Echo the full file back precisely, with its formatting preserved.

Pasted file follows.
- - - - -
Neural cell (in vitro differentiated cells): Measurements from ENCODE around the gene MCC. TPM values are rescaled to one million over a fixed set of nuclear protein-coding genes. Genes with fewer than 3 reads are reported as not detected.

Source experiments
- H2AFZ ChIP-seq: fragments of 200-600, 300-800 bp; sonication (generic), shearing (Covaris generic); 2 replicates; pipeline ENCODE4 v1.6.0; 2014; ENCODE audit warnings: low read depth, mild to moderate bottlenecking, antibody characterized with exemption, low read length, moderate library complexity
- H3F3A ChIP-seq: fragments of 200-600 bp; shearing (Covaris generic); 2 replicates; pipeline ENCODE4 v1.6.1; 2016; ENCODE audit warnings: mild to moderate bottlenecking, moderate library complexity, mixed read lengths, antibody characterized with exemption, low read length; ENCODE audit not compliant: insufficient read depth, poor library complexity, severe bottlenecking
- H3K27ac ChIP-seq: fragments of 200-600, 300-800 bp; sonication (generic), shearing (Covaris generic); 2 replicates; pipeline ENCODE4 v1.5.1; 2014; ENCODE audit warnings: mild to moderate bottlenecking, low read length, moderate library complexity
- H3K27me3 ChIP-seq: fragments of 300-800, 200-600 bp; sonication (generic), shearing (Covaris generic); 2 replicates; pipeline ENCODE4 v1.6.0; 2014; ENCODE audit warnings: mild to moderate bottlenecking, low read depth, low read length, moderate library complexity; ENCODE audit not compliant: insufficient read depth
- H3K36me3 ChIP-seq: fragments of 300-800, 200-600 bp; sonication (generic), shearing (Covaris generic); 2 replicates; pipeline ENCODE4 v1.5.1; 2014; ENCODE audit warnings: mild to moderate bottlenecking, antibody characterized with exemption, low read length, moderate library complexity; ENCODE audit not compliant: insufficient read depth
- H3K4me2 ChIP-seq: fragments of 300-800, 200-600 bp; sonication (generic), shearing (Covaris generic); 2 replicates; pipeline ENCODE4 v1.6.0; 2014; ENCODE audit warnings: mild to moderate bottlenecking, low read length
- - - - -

Neural cell (in vitro differentiated cells): Measurements from ENCODE around the gene MCC. TPM values are rescaled to one million over a fixed set of nuclear protein-coding genes. Genes with fewer than 3 reads are reported as not detected.

Source experiments
- H2AFZ ChIP-seq: fragments of 200-600, 300-800 bp; sonication (generic), shearing (Covaris generic); 2 replicates; pipeline ENCODE4 v1.6.0; 2014; ENCODE audit warnings: low read depth, mild to moderate bottlenecking, antibody characterized with exemption, low read length, moderate library complexity
- H3F3A ChIP-seq: fragments of 200-600 bp; shearing (Covaris generic); 2 replicates; pipeline ENCODE4 v1.6.1; 2016; ENCODE audit warnings: mild to moderate bottlenecking, moderate library complexity, mixed read lengths, antibody characterized with exemption, low read length; ENCODE audit not compliant: insufficient read depth, poor library complexity, severe bottlenecking
- H3K27ac ChIP-seq: fragments of 200-600, 300-800 bp; sonication (generic), shearing (Covaris generic); 2 replicates; pipeline ENCODE4 v1.5.1; 2014; ENCODE audit warnings: mild to moderate bottlenecking, low read length, moderate library complexity
- H3K27me3 ChIP-seq: fragments of 300-800, 200-600 bp; sonication (generic), shearing (Covaris generic); 2 replicates; pipeline ENCODE4 v1.6.0; 2014; ENCODE audit warnings: mild to moderate bottlenecking, low read depth, low read length, moderate library complexity; ENCODE audit not compliant: insufficient read depth
- H3K36me3 ChIP-seq: fragments of 300-800, 200-600 bp; sonication (generic), shearing (Covaris generic); 2 replicates; pipeline ENCODE4 v1.5.1; 2014; ENCODE audit warnings: mild to moderate bottlenecking, antibody characterized with exemption, low read length, moderate library complexity; ENCODE audit not compliant: insufficient read depth
- H3K4me2 ChIP-seq: fragments of 300-800, 200-600 bp; sonication (generic), shearing (Covaris generic); 2 replicates; pipeline ENCODE4 v1.6.0; 2014; ENCODE audit warnings: mild to moderate bottlenecking, low read length